What is one thing you can let go of, even just for now?

Do you feel overwhelmed, and what do you keep saying yes to that you could begin saying no to?

Are you taking on the emotional loads of others in your life? So often we want to help or fix those close to us, but it’s important to remember that they are on their own journey.

Are there any stories from your past that you are holding on to that need releasing?

Are “you” last on your list of priorities? If so, how can you make a little more time for yourself?

Learning to tune in and listen to your body’s messages is the first step toward preventing long-term physical damage. I encourage you to start doing this now, before it ‘s too late.

About Nicola Judkins

Nicola Judkins is a physiotherapist (BPhty) and life coach helps women understand how the physical pain they are experiencing may be related to stress, overwhelm and lack of self-care in their lives. If you would like to learn how to tune in to the messages your body is sending you ‘Breathe, Feel & Ask’ (which you can get here) is a great place to start. You can also read more at

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  • have learn a few excellent stuff here. Definitely price bookmarking for revisiting. I surprise how so much attempt you set to create one of these wonderful informative site.

  • Mahesh Sahu

    Nicola nice article.

    One of the best time to scan one body is early morning with a cup of coffe (if you like). Early morning silence gives you better sense to scan the body and mind and recognize the problems.

  • Kaawaa

    Thanks so much.

  • You have no idea how much this post speaks to me. I may not have gone through the horrible things you had to go through m, but I have a lot of stress in my life at the moment and I’m certain it’s at least exacerbating the physical pain in my body. I have Louise’s book but haven’t started it yet, it’s going to the top of my list now! Using this post as a road map and following your plan to “recovery”. Love what you wrote about self-care being small things you do daily rather than bigger one off things that a lot of the time we feel like we don’t have the money or time to do, or just plain don’t think we deserve it! Thank you for sharing this.

  • Debi

    Loved seeing this post in my mailbox this morning. Very much confirmation that I’m on the right track in wanting to teach more of this concept.

  • Claire North

    Nicola. Your post could have been written by me. The similarities between your story and mine are extraordinary. Same personality traits and unhealthy ways of dealing with things but with different terrible life events over the last few years. I’m doing a number of things to get myself right but after reading your post, I now plan to follow your advice. Thank you xx

  • Tracy Carpenter

    Nicola, Thanks for this article! I am a 64 year old psych nurse and counselor, but I have been doing just as you have written- putting myself last and feeling guilty for every failure in my past, until right now I have been considering making decisions that are essentially martyrdom! I will get the book you recommend, and try to reach out to others, instead of shutting myself up alone. I wish we could have a group therapy session here on your board!

  • Eileen

    I had polio as a child and have battled cancer twice. I have read Louise Hays book and practiced the affirmations . My pain is physical as a result of side effects from chemo. I am 70 years old and would love to be able to curb my physical pain. Any suggestions? Thank you.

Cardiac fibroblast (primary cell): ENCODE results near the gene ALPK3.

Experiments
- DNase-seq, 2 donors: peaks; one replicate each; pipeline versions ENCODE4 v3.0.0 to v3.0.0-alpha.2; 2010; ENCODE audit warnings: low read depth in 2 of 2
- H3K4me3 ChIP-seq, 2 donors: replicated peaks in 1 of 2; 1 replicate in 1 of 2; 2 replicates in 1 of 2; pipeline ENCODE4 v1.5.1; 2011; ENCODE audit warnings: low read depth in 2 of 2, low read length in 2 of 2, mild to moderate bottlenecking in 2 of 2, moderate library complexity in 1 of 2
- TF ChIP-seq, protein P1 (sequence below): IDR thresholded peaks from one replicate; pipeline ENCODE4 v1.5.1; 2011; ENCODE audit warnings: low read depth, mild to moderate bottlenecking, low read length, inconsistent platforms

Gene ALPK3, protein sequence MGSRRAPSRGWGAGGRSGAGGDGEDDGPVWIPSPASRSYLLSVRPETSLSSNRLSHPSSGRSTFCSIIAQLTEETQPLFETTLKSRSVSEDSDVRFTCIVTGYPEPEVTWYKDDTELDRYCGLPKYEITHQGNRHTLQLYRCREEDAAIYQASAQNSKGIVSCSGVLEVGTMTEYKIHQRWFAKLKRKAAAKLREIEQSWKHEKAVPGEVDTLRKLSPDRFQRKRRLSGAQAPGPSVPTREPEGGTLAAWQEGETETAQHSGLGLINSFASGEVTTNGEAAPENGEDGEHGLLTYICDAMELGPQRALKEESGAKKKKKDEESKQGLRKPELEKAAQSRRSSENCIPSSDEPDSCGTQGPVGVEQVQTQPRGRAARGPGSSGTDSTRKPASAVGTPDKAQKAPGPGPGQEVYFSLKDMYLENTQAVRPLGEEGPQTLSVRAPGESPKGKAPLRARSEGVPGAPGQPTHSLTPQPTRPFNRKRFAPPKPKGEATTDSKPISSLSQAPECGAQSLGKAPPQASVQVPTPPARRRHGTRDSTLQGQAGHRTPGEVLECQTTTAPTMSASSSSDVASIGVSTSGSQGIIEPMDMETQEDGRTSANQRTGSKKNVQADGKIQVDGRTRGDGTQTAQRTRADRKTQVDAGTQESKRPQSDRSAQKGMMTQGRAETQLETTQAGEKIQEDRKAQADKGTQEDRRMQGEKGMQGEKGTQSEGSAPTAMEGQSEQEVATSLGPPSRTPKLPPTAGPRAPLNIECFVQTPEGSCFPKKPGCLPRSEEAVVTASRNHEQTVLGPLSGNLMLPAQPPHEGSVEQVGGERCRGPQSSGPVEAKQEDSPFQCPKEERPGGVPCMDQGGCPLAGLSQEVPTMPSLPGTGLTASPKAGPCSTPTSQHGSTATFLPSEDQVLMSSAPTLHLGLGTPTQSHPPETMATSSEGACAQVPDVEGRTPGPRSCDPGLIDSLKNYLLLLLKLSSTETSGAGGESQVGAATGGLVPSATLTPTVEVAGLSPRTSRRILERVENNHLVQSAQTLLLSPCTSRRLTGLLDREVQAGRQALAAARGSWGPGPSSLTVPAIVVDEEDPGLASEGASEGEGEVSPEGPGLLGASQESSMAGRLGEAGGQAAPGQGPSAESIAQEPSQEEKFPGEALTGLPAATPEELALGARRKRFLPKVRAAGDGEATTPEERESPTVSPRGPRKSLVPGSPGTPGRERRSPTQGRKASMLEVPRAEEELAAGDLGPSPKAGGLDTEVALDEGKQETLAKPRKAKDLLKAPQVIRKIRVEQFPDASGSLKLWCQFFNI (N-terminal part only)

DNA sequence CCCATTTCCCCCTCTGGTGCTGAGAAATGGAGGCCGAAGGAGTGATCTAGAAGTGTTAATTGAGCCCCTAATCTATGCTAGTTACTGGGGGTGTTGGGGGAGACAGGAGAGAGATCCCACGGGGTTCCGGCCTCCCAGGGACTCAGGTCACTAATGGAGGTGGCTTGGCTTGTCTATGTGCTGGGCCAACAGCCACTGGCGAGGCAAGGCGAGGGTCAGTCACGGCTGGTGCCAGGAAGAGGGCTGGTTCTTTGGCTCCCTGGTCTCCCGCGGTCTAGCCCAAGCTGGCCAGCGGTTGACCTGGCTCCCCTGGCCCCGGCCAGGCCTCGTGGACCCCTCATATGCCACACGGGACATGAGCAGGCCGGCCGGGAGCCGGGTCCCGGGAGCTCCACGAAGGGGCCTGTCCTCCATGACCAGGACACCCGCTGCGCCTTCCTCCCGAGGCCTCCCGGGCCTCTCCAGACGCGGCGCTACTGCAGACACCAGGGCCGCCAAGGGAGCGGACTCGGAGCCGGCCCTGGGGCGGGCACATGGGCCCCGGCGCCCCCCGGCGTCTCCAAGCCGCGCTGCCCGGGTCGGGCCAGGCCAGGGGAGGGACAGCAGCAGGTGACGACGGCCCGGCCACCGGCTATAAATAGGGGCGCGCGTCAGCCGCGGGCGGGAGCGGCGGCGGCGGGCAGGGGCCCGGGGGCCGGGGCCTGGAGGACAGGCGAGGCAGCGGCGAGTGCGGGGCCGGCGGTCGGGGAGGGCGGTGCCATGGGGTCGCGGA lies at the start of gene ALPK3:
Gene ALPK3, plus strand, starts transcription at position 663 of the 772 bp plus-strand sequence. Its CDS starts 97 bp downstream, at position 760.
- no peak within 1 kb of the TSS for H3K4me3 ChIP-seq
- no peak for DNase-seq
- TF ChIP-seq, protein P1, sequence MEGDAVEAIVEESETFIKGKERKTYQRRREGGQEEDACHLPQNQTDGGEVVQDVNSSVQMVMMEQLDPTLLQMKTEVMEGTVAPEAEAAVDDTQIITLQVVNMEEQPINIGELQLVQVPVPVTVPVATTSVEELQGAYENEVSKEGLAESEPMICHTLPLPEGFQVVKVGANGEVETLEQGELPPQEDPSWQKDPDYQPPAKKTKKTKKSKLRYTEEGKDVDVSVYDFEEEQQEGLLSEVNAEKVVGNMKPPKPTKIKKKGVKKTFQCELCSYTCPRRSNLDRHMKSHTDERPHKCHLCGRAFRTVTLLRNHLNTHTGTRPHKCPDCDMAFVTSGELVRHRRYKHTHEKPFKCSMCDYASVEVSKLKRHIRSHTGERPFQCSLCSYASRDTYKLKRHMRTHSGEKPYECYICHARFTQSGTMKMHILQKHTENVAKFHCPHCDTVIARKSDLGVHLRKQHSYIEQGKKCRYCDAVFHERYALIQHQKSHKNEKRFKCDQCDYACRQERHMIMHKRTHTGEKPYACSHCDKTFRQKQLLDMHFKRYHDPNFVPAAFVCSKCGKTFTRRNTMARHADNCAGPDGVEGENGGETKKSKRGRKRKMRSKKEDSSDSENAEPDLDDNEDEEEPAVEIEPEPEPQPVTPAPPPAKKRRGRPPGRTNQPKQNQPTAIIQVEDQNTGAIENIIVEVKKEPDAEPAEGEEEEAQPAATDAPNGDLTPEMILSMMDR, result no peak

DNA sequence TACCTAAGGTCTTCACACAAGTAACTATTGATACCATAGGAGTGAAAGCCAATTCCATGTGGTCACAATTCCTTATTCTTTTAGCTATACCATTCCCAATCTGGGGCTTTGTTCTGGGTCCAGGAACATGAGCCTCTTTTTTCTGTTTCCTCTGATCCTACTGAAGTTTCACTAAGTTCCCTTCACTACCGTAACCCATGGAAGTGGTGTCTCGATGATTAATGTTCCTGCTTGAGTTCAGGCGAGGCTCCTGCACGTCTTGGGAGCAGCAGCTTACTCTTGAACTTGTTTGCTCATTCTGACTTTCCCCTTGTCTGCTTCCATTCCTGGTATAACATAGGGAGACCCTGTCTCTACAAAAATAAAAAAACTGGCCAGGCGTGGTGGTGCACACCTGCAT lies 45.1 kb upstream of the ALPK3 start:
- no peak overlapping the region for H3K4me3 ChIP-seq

• Joel Scott


    Never thought to acknowledge that Physical Pain may be a sign of Emotional Pain before. I can relate to carrying the weight of the world on my shoulders.

    What are your thoughts about hamstring and leg pain? Would this, in your mind, be a side effect of walking around with too much baggage?

    Thank you for enlightening me.

  • Nicola Judkins

    Hi Joel, from what I have read and understand leg pain can be associated with a fear of the future. Our legs are the limbs that help us move forward and the emotion behind leg pain is thought to be a reluctance, or fear, to do so. Does that make any sense to you in regard to your question?

  • Nicola Judkins

    Hi Eileen, a few years ago I worked very closely with women with cancer as a Certified Cancer Rehabilitation Therapist so I can certainly give you some suggestions. If you’d like to email me at and let me know a little more about the type of physical pain you are experiencing I am more than happy to chat to you and hopefully point you in the right direction. Thank you for reaching out.

  • Nicola Judkins

    Hi Tracy, from what you have written I can recommend two really good books for you (actually I can recommend SO many but will start with these … if you’d like me to recommend any more then please feel free to email me at The two books I would recommend are ‘You Are Enough’ by Cassie Mendoza-Jones and ‘Mastering Your Mean Girl’ by Melissa Ambrosini. These are probably better books to start with than the one I recommended in my post. If you’d like any other recommendations then please feel free to touch base with me again.

  • Nicola Judkins

    Hi Claire. Thank you so much for your message and I love hearing that there’s other people who have been through similar situations and are working to come through the other side. I think sometimes it makes us feel less alone. Please feel free to keep in touch and let me know if I can help in any other way. Xo

  • Nicola Judkins

    Hi Debi, I love hearing that you are teaching this concept as well. It’s definitely a message that needs sharing. What area of work are you in?

  • Nicola Judkins

    Hey Jenna, I’m so glad that my post has been able to help you … even just a little bit. I have a number of other books, blog posts and resources that you might find helpful so please feel free to contact me anytime at if you’d like to touch base. And I’m all about the little acts of self-care. I really do believe that are so important! You take care and please feel free to reach out any time xo

  • Nicola Judkins

    Thanks Kaawaa. I appreciate your message.

  • Nicola Judkins

    Hi Mahesh … I love my mornings. They are my favourite time of the day.

  • Nicola Judkins

    Thank you. That’s lovely to hear.

  • Mannawar